Eventually Jim and Grace became engaged. However, ‘the ring I bought Grace she gave away with some sweets to some lucky person. It apparently slipped off her finger whilst serving them. I bought her another with some very stern warning words.’
He began to realise that he needed to earn more and started scanning the Local Government Journal every week for vacancies. His first application was successful for a Clerical Assistant in the Borough Engineer’s office at Chigwell in Essex. This involved a move away from the family home but he readily found lodgings with a Jewish family named Bass. ‘They were the kindest and nicest people you could meet. They had a daughter aged about fourteen and most evenings I went through her homework with her. Not to assist her but to learn. I learned a lot and she got more interest out of it teaching me things I had little knowledge of.’
Jim worked at Chigwell Council for eighteen months but he felt unsatisfied. ‘Fate . . . was not handing me the incentives to go out into life and wrest a glorious living . . .’ But he remembers a rather peculiar incident there. He and a friend were walking back from the pub one evening when ‘we came upon two young women sitting on a small hillock, and as near tight as they could be without falling down. They were quite attractive and seemed intent on dragging us further into the woods. I confess I was a bit worried. One of the girls was quite obviously plentifully endowed above the waist, and my friend (a bit of a lad) kept asking if we couldn’t “pop one out and have a look at it, she’ll never know”. I said the girls could quite well be the daughters of the Chairman of the Council or the local vicar, and how would that look to someone who caught us “popping one out”? Somehow we sobered them up and they led us to their home . . . I knocked at the door and a tall angular smartly dressed woman opened it, spotted the girls, grabbed and ushered them inside. I often wonder whether we had not been entitled to “pop one out” . . . it might have been one “boob” too many.’
A close friend contacted him to tell of a new post being created in the office of the Borough Engineer back at Margate. It was a good post and carried a reasonable salary for those days but he had given an undertaking to Chigwell Council not to move for at least two years and ‘I was not inclined to break this understanding unless I had the authority of my employers.’ He was successful out of 187 applicants for the job in Margate and returned to Chigwell and had a long talk with the Engineer and eventually no objections were raised ‘so I gave a month’s notice and prepared to end my stay in Chigwell.’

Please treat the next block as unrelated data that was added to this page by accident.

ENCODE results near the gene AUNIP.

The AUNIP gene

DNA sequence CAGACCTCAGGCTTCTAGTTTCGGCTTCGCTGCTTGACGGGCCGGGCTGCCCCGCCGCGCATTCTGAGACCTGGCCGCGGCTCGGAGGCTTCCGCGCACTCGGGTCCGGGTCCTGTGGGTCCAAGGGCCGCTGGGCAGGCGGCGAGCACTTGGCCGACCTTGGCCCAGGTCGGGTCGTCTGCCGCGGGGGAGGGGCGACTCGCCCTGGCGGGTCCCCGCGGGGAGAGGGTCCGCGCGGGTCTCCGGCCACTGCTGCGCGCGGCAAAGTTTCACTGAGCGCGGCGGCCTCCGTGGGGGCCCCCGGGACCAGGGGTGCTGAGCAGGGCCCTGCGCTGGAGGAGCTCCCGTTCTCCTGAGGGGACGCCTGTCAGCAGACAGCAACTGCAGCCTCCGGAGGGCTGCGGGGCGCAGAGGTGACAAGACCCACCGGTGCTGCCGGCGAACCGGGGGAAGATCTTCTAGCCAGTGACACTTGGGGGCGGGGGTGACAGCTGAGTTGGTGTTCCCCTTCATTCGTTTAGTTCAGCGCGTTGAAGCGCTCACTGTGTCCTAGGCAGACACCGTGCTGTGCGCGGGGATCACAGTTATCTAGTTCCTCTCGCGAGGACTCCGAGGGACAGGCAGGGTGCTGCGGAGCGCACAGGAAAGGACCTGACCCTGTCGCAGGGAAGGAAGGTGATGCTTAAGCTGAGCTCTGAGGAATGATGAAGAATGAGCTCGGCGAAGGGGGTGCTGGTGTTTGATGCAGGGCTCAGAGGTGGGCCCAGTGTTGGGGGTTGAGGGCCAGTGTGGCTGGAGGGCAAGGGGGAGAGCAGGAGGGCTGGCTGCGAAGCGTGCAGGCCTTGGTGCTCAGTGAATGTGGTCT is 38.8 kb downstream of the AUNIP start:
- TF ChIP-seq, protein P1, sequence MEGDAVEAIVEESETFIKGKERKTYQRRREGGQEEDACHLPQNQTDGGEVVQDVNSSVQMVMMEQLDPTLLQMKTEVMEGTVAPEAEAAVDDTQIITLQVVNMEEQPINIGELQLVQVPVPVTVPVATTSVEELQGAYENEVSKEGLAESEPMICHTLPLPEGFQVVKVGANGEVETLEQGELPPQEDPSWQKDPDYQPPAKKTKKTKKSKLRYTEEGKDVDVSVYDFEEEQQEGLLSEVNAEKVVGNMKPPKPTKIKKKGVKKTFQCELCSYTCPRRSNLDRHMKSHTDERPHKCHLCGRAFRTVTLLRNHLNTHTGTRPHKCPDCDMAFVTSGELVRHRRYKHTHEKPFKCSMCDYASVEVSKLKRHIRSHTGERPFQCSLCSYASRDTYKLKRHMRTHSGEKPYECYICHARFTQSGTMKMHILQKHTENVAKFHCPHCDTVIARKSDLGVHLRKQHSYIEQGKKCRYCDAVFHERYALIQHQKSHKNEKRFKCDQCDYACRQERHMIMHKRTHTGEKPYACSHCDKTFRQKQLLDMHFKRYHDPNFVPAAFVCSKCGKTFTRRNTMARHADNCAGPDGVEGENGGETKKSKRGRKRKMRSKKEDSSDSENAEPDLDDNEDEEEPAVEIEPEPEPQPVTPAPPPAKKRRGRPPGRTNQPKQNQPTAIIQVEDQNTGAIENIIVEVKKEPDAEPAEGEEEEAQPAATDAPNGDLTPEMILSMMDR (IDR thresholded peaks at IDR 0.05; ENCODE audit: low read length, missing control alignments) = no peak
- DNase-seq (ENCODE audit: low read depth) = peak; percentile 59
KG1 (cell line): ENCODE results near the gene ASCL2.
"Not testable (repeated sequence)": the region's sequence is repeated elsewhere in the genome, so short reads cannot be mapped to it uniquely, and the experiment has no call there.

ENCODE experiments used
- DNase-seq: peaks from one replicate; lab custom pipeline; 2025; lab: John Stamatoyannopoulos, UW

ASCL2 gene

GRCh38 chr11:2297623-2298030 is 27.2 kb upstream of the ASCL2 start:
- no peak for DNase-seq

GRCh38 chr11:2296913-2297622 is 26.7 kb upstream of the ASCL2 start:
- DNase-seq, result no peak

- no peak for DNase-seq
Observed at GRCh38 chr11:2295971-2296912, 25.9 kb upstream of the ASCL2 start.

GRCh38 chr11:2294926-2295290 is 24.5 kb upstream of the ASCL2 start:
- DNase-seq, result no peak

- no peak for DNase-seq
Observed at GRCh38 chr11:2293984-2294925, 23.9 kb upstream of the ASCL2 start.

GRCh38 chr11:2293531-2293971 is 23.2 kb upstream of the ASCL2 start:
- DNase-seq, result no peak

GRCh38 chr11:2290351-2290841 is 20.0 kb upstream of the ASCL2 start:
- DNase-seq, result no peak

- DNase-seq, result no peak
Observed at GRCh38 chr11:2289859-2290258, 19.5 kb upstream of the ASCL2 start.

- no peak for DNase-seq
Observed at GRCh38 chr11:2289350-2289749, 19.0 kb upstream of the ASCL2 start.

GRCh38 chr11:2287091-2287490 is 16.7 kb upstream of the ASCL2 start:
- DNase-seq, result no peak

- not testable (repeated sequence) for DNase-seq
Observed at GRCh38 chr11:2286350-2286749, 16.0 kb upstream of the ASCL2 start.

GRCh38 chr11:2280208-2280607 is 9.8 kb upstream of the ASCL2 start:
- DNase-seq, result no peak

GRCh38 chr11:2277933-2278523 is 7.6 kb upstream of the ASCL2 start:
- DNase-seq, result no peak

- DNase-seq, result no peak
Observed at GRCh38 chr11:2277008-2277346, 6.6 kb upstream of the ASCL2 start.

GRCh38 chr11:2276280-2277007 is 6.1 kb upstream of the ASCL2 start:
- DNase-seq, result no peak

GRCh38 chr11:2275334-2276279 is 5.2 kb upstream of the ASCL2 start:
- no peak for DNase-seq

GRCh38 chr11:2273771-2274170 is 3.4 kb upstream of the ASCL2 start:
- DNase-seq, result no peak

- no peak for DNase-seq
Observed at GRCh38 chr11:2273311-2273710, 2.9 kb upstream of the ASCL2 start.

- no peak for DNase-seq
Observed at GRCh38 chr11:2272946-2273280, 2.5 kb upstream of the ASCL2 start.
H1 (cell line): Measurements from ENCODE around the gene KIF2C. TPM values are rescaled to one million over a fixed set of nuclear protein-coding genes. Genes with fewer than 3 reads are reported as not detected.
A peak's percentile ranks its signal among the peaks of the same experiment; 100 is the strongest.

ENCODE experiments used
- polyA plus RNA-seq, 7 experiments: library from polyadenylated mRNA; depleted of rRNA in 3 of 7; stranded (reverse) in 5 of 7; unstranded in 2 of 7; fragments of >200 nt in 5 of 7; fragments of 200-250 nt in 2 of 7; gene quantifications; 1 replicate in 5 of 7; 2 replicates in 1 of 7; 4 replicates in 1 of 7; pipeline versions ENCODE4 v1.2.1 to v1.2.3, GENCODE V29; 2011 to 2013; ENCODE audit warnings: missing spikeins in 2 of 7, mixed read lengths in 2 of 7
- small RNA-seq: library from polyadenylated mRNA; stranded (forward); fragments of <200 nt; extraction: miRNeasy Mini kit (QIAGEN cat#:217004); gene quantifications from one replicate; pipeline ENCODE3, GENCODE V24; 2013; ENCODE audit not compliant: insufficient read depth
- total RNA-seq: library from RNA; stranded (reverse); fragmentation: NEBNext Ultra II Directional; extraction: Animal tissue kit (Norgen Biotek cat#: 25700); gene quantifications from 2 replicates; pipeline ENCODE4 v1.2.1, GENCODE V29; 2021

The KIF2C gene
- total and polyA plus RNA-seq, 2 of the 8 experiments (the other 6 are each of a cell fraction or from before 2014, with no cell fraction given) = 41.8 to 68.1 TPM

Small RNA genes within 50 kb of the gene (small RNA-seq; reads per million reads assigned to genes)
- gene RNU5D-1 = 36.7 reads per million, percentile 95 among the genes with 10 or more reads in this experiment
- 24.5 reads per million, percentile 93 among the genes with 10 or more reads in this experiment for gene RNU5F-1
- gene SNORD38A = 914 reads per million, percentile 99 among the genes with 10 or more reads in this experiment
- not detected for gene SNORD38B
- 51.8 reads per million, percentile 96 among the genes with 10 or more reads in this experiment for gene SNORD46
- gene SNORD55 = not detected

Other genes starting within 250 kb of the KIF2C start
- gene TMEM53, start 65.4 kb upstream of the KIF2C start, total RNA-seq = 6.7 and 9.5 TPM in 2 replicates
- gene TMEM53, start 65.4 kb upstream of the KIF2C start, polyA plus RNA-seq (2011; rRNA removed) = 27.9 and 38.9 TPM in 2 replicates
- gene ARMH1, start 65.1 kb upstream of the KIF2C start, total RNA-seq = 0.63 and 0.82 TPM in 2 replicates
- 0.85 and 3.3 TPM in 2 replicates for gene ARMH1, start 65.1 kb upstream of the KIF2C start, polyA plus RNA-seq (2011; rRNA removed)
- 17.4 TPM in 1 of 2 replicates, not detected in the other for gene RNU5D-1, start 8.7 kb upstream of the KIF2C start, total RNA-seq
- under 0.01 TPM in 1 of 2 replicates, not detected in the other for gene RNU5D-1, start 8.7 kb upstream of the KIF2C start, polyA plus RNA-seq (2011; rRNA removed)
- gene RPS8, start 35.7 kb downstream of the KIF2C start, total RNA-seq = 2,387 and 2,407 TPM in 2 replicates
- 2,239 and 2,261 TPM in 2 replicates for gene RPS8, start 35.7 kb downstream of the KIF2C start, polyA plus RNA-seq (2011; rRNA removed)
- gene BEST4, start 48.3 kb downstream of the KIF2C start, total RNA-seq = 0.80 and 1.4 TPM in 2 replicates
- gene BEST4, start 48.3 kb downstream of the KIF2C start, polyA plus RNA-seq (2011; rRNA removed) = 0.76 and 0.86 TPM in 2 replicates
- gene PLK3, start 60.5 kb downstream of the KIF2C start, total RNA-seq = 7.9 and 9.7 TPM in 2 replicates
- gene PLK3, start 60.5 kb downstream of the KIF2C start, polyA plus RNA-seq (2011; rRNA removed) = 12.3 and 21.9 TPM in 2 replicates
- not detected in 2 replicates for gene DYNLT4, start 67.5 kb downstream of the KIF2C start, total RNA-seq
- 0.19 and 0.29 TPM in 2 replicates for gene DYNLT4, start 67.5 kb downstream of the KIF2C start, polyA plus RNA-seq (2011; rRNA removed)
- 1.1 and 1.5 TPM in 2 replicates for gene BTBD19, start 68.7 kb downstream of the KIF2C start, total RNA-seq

Jim and Grace had little money saved but they made plans to be married about six months after taking up the new position in Margate Corporation. ‘Money didn’t seem to matter, and love looked like conquering all!’
The new job carried much more responsibility than Jim had had before. The Chief Clerk left all administrative and committee work and running of the department to him. ‘I also became very interested in trade union activities, and because I was . . . inclined to speak my mind, I was elected to the Executive Committee and made staff leader in our activities with our employers.’
The wedding day (27th December 1937) arrived and everybody was at the church on time except Jim’s brother Sidney, the best man, who arrived ten minutes late with his cheek badly slashed from playing football on the morning of the wedding. ‘Grace looked out of this world and I looked my usual supercilious self. Have you noticed that wedding photographs usually portray the groom looking a perfect bloody idiot? Everybody else looks normal. He looks either like a man who has just been sandbagged, or like a man who has just discovered he has lost his trousers.’
At the reception ‘we didn’t muck about with a lot of preliminaries, we got down to the main function, which was to dispose of the barrels and bottles of beer. . . The afternoon went well, punctuated by applause for Grace’s father, when he fell down the stairs with a crate of beer under his arms. . . After the meal people sang and I accompanied them on the piano. It didn’t seem important whether or not my tune coincided with their song – nobody noticed.’
Eventually Grace’s brother drove the happy couple to the small bungalow they had rented in Margate where they were to spend the wedding night before travelling to London for a fortnight’s honeymoon.
Clouds are Forming(To be continued) n
Return to The Sole Society Home Page